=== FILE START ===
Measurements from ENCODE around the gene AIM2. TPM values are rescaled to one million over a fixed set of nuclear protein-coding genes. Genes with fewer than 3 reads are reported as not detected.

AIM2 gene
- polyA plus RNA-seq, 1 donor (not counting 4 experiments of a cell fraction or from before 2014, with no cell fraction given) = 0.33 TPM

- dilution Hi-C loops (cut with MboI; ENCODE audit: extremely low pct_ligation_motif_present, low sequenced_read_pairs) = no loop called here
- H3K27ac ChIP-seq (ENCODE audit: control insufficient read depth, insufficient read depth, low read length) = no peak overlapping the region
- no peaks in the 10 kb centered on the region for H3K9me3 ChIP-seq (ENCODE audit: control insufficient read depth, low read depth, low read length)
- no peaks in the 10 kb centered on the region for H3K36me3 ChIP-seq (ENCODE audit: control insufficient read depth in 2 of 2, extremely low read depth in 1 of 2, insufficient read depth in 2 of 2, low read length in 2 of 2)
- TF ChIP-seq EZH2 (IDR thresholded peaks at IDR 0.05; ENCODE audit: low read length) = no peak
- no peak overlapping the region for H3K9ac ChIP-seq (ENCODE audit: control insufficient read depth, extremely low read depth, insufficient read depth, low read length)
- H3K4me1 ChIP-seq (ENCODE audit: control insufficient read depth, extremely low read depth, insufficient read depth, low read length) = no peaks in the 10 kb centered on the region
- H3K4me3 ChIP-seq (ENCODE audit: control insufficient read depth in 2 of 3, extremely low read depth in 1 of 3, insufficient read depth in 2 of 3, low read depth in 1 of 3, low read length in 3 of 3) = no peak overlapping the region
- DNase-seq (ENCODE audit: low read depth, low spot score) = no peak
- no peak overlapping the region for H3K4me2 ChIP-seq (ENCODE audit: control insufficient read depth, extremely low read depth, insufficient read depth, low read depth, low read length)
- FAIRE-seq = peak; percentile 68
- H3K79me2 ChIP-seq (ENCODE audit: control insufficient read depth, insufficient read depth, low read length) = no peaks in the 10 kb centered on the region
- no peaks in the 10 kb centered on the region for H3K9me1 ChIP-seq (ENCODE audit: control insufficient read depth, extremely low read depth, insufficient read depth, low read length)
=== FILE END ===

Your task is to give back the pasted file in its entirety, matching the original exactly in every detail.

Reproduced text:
Measurements from ENCODE around the gene AIM2. TPM values are rescaled to one million over a fixed set of nuclear protein-coding genes. Genes with fewer than 3 reads are reported as not detected.

AIM2 gene
- polyA plus RNA-seq, 1 donor (not counting 4 experiments of a cell fraction or from before 2014, with no cell fraction given) = 0.33 TPM

- dilution Hi-C loops (cut with MboI; ENCODE audit: extremely low pct_ligation_motif_present, low sequenced_read_pairs) = no loop called here
- H3K27ac ChIP-seq (ENCODE audit: control insufficient read depth, insufficient read depth, low read length) = no peak overlapping the region
- no peaks in the 10 kb centered on the region for H3K9me3 ChIP-seq (ENCODE audit: control insufficient read depth, low read depth, low read length)
- no peaks in the 10 kb centered on the region for H3K36me3 ChIP-seq (ENCODE audit: control insufficient read depth in 2 of 2, extremely low read depth in 1 of 2, insufficient read depth in 2 of 2, low read length in 2 of 2)
- TF ChIP-seq EZH2 (IDR thresholded peaks at IDR 0.05; ENCODE audit: low read length) = no peak
- no peak overlapping the region for H3K9ac ChIP-seq (ENCODE audit: control insufficient read depth, extremely low read depth, insufficient read depth, low read length)
- H3K4me1 ChIP-seq (ENCODE audit: control insufficient read depth, extremely low read depth, insufficient read depth, low read length) = no peaks in the 10 kb centered on the region
- H3K4me3 ChIP-seq (ENCODE audit: control insufficient read depth in 2 of 3, extremely low read depth in 1 of 3, insufficient read depth in 2 of 3, low read depth in 1 of 3, low read length in 3 of 3) = no peak overlapping the region
- DNase-seq (ENCODE audit: low read depth, low spot score) = no peak
- no peak overlapping the region for H3K4me2 ChIP-seq (ENCODE audit: control insufficient read depth, extremely low read depth, insufficient read depth, low read depth, low read length)
- FAIRE-seq = peak; percentile 68
- H3K79me2 ChIP-seq (ENCODE audit: control insufficient read depth, insufficient read depth, low read length) = no peaks in the 10 kb centered on the region
- no peaks in the 10 kb centered on the region for H3K9me1 ChIP-seq (ENCODE audit: control insufficient read depth, extremely low read depth, insufficient read depth, low read length)